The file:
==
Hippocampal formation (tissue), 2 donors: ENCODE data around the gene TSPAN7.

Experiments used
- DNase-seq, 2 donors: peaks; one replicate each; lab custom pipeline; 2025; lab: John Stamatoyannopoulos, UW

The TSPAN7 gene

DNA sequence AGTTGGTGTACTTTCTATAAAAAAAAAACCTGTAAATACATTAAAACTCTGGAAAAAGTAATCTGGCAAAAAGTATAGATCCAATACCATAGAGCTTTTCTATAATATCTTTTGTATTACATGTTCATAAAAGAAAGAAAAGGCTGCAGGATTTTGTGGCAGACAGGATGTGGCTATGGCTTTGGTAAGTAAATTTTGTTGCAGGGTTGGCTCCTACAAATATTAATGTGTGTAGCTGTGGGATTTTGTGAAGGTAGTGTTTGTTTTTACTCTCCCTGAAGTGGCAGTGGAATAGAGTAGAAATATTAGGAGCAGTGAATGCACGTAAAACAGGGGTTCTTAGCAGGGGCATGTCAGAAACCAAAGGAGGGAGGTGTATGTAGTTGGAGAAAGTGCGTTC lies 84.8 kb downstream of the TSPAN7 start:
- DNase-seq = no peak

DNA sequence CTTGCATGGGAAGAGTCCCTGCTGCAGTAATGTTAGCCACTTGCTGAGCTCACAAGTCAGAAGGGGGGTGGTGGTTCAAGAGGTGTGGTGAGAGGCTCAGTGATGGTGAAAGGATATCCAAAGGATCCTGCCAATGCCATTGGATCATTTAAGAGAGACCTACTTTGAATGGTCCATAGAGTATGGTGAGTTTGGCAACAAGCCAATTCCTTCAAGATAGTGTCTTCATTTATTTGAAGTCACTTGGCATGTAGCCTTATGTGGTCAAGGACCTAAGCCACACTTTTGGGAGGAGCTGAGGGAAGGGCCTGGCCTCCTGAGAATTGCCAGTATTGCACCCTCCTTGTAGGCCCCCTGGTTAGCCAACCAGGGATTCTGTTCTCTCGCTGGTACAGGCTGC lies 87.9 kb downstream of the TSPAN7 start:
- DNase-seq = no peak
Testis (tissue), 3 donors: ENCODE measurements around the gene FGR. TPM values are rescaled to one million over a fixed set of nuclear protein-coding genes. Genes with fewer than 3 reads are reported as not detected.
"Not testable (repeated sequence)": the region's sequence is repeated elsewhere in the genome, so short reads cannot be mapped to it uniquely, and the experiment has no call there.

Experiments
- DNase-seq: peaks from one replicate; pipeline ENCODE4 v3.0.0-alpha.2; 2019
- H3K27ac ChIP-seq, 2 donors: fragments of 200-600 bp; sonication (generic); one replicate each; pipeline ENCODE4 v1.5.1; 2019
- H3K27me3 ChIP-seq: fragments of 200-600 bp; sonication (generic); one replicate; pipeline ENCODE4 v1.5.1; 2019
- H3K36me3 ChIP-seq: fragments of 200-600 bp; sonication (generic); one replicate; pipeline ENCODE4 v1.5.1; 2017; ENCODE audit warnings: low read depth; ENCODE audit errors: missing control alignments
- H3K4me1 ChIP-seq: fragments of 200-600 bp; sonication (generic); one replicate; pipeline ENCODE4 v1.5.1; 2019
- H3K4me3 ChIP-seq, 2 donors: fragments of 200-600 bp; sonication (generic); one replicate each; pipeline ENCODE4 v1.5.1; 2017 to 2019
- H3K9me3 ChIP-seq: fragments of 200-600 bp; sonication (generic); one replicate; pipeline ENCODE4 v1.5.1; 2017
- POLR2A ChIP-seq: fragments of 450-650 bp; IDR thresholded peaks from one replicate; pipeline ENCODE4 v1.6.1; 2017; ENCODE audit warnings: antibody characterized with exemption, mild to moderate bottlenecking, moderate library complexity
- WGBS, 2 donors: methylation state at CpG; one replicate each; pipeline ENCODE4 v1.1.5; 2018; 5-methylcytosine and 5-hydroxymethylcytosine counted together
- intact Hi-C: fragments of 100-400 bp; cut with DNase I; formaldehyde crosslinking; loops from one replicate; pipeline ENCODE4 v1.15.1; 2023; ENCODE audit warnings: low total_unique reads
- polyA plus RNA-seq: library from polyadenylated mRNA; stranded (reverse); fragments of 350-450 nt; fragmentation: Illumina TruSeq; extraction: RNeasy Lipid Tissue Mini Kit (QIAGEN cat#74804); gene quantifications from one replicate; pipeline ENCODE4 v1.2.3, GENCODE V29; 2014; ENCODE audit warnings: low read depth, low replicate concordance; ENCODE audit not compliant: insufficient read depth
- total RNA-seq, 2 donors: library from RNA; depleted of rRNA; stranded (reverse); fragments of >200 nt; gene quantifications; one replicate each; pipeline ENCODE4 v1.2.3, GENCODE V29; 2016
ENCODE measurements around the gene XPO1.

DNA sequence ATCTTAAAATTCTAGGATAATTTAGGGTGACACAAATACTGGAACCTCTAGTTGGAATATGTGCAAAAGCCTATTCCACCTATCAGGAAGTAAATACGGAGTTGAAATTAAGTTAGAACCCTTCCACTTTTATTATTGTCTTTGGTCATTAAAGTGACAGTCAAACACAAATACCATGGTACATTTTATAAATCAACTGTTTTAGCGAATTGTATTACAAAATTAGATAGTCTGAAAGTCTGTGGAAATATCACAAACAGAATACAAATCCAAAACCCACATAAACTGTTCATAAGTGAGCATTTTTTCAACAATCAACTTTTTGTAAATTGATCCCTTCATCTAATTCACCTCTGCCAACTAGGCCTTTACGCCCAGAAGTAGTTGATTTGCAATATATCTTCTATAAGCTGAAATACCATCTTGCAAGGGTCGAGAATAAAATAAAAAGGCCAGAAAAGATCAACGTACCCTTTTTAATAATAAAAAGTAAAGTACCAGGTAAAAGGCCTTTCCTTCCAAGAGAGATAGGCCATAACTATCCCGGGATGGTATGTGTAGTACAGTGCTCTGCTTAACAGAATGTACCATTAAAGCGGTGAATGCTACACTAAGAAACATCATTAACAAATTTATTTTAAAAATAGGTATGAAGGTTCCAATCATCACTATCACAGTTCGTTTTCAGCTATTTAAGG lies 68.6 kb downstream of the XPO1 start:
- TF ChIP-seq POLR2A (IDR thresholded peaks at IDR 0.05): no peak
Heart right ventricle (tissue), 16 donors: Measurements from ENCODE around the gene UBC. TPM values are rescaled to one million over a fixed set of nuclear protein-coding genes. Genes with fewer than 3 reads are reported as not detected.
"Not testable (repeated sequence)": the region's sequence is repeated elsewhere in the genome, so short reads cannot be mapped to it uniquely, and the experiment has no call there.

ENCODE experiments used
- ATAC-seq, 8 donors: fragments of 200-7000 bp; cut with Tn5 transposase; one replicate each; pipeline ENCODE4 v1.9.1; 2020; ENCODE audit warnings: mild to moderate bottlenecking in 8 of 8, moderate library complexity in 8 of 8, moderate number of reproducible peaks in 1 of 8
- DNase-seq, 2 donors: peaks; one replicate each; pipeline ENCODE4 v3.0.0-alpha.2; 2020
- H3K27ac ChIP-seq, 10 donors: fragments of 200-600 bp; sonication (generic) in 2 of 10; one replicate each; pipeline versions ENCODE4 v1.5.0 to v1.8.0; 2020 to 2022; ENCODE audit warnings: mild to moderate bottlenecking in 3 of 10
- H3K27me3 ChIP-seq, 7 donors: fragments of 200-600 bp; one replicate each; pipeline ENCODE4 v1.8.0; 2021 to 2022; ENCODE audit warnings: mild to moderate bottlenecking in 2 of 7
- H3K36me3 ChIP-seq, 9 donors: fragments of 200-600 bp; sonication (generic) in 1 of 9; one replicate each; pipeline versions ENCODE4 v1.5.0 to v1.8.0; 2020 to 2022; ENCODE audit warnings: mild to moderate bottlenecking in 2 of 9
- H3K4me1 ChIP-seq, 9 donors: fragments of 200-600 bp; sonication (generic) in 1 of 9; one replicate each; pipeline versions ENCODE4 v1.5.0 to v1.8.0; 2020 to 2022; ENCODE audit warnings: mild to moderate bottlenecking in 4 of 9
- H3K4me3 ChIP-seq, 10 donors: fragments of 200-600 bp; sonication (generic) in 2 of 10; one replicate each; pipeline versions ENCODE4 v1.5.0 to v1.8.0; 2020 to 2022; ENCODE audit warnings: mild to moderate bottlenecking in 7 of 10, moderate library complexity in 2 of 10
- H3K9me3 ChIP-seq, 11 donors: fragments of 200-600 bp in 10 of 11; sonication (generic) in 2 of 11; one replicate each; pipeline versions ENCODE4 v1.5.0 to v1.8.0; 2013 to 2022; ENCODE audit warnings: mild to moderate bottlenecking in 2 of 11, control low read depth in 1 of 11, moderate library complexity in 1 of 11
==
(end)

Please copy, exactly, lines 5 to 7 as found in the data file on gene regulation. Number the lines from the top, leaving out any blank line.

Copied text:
DNA sequence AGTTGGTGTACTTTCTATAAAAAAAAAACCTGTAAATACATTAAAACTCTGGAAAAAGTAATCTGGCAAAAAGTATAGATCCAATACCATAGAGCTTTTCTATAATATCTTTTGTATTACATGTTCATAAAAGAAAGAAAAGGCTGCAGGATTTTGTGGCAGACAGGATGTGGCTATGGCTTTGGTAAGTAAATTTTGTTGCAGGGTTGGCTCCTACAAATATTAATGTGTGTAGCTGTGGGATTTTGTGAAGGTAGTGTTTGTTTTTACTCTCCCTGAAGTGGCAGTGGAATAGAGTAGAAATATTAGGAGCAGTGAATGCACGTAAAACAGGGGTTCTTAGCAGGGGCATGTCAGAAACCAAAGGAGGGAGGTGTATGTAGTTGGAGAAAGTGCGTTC lies 84.8 kb downstream of the TSPAN7 start:
- DNase-seq = no peak

DNA sequence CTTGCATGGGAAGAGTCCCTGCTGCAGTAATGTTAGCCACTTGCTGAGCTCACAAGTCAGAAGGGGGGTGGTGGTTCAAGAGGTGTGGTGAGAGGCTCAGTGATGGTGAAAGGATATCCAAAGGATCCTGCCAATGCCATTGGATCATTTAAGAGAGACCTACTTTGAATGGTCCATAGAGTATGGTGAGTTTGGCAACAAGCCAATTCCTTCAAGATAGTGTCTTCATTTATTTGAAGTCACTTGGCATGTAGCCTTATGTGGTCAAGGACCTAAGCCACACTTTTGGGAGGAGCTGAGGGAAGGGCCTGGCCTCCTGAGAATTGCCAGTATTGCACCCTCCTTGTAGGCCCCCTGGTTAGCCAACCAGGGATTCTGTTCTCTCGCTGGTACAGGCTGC lies 87.9 kb downstream of the TSPAN7 start: